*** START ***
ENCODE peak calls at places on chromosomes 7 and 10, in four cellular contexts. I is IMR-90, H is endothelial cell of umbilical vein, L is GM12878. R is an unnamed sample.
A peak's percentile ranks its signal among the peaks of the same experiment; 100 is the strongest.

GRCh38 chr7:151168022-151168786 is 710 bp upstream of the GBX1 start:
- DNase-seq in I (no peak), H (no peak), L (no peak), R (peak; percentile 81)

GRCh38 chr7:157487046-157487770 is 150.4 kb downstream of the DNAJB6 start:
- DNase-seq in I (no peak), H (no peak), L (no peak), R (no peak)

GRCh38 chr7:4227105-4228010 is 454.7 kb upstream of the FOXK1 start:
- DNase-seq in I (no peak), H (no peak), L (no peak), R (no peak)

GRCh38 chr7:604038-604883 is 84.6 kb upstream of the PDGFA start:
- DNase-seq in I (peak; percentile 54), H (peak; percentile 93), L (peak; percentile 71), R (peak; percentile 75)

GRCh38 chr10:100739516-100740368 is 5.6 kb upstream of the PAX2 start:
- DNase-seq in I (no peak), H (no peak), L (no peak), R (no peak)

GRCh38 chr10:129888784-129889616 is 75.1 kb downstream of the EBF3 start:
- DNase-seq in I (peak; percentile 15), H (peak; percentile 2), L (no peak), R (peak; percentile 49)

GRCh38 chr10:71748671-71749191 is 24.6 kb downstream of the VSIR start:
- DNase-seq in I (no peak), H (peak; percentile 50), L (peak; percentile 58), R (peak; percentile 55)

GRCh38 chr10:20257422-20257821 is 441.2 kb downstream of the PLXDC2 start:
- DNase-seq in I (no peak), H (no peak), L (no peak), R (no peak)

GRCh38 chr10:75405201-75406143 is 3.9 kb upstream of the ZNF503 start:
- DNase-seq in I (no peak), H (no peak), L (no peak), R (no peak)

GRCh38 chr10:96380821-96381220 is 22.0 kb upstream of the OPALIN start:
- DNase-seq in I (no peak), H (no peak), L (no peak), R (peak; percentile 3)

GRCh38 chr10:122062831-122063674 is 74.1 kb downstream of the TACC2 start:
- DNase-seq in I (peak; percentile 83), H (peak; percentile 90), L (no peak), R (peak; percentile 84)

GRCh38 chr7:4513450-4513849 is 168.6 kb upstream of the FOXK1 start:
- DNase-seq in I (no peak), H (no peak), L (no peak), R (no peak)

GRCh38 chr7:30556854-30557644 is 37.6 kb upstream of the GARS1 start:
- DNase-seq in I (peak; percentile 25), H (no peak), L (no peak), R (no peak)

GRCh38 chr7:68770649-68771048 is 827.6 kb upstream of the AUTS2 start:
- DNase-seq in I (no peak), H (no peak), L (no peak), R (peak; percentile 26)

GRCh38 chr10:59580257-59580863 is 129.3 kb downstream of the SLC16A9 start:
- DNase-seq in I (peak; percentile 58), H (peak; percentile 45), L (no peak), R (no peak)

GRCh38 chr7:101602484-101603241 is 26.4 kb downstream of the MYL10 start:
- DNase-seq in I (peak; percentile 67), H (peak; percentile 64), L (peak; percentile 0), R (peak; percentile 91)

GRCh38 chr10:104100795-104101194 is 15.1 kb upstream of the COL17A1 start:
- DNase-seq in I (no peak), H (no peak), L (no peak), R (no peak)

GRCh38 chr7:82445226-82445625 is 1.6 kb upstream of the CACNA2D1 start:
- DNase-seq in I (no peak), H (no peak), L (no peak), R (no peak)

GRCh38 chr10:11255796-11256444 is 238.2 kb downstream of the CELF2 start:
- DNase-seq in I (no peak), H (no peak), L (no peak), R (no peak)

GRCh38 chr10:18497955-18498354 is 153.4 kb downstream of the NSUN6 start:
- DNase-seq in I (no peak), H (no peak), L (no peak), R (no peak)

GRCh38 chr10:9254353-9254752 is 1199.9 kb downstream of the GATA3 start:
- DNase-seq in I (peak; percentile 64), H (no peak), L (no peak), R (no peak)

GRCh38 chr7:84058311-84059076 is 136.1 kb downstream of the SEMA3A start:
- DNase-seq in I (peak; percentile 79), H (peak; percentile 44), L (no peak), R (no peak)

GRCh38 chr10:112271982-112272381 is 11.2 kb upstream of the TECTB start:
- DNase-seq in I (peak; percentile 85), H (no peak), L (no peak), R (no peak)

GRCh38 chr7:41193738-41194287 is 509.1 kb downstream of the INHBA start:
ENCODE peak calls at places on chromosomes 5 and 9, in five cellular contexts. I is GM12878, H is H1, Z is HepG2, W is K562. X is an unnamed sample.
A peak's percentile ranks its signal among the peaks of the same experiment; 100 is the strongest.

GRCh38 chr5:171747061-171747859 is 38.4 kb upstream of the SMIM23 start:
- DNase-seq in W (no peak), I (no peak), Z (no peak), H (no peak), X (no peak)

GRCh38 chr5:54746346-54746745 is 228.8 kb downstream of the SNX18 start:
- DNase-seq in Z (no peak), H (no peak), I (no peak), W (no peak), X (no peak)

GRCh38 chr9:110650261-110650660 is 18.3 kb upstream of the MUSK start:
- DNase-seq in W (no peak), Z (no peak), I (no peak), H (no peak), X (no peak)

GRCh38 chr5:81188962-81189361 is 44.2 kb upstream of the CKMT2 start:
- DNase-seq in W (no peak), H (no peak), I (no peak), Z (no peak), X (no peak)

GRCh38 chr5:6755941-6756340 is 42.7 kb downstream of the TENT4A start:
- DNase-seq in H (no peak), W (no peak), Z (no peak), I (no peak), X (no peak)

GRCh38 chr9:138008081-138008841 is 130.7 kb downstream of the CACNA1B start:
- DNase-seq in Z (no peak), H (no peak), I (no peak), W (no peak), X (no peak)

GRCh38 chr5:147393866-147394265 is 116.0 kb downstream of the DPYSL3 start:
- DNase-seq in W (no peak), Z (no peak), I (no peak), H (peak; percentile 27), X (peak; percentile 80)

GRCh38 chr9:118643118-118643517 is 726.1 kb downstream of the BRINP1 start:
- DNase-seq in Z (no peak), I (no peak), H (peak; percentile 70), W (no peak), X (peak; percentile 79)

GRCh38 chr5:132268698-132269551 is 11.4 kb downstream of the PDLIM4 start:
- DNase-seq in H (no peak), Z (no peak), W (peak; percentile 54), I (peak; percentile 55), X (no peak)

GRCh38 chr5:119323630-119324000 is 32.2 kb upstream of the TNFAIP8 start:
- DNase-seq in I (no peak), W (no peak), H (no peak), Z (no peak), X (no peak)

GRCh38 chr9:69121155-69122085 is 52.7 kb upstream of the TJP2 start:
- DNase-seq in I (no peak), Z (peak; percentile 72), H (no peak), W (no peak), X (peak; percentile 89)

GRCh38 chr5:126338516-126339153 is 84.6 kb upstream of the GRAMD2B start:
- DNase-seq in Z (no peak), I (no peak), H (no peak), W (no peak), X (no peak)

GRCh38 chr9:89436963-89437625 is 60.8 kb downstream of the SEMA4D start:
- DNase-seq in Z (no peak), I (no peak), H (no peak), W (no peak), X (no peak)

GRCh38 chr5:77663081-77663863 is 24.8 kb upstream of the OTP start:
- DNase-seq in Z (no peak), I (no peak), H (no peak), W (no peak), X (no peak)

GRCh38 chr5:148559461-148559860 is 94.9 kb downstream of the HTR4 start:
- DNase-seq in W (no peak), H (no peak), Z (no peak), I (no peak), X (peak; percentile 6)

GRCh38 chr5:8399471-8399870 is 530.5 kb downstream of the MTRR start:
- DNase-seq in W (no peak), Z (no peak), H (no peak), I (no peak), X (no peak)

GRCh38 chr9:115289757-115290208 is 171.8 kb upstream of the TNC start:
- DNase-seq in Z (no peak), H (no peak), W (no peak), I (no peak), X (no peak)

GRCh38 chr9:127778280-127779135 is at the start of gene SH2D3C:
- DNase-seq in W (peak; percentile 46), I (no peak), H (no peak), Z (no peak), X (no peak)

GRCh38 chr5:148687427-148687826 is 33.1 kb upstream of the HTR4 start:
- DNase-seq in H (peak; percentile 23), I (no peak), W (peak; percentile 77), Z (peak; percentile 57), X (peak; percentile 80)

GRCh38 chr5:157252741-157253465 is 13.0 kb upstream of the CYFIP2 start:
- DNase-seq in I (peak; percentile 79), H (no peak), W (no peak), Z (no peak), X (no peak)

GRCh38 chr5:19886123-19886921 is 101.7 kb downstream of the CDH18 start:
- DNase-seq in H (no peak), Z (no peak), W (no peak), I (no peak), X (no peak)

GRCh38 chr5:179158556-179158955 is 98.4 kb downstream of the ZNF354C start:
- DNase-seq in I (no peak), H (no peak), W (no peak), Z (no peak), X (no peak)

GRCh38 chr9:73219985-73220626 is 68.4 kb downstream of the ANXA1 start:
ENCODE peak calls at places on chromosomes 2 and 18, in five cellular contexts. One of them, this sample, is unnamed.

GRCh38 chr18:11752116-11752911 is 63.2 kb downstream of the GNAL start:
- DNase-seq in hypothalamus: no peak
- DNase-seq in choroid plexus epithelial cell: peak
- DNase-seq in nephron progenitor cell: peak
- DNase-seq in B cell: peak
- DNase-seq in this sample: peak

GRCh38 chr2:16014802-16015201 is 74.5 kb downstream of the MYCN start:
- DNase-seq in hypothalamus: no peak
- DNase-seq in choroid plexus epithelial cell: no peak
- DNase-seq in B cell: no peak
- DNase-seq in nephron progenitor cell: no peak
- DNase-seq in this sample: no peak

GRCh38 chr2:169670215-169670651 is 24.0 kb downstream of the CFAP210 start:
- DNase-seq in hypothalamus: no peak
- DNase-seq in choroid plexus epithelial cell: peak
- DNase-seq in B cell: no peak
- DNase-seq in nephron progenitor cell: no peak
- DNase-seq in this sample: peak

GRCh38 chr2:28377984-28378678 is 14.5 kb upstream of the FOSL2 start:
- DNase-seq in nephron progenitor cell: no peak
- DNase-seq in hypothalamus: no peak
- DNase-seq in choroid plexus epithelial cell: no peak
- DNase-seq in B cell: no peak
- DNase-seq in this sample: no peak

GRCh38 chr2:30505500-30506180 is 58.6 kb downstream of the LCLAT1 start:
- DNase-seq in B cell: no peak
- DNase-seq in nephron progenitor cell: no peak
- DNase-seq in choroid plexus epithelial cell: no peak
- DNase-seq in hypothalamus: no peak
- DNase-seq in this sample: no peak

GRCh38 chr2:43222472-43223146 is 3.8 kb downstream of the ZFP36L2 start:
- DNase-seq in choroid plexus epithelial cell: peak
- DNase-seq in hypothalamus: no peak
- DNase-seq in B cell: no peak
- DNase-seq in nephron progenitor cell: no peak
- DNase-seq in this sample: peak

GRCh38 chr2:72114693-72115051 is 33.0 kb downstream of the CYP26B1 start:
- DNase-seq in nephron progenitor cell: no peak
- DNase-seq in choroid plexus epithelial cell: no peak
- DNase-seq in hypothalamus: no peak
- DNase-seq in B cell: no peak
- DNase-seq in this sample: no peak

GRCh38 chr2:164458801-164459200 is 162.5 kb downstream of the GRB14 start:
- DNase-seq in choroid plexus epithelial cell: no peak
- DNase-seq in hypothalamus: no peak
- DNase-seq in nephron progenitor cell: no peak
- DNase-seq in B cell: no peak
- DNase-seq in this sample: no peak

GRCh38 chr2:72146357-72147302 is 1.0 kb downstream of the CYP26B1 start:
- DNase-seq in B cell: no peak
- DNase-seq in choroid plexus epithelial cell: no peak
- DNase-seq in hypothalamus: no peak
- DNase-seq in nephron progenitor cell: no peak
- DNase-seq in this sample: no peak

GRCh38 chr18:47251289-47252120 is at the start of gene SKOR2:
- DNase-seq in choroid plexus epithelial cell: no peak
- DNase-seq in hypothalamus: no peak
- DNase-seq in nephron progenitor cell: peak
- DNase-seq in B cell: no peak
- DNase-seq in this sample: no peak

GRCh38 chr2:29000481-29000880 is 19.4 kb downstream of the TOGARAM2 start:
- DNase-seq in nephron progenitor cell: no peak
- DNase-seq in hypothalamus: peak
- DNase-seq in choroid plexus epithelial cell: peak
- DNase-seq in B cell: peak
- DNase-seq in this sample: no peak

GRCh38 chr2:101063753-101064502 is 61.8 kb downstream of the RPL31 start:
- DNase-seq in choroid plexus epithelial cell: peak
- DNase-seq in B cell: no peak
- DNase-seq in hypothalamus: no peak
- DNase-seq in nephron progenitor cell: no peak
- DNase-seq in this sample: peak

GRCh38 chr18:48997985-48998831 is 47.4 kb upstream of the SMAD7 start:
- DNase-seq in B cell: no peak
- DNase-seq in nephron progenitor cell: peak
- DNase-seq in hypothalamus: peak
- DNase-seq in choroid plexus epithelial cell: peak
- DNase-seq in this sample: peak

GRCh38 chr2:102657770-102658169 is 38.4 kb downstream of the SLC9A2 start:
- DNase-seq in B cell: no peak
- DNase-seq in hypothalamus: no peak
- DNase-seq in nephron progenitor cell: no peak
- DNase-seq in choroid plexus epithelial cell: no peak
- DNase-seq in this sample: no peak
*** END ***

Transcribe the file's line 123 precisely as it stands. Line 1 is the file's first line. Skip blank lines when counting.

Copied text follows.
- DNase-seq in B cell: no peak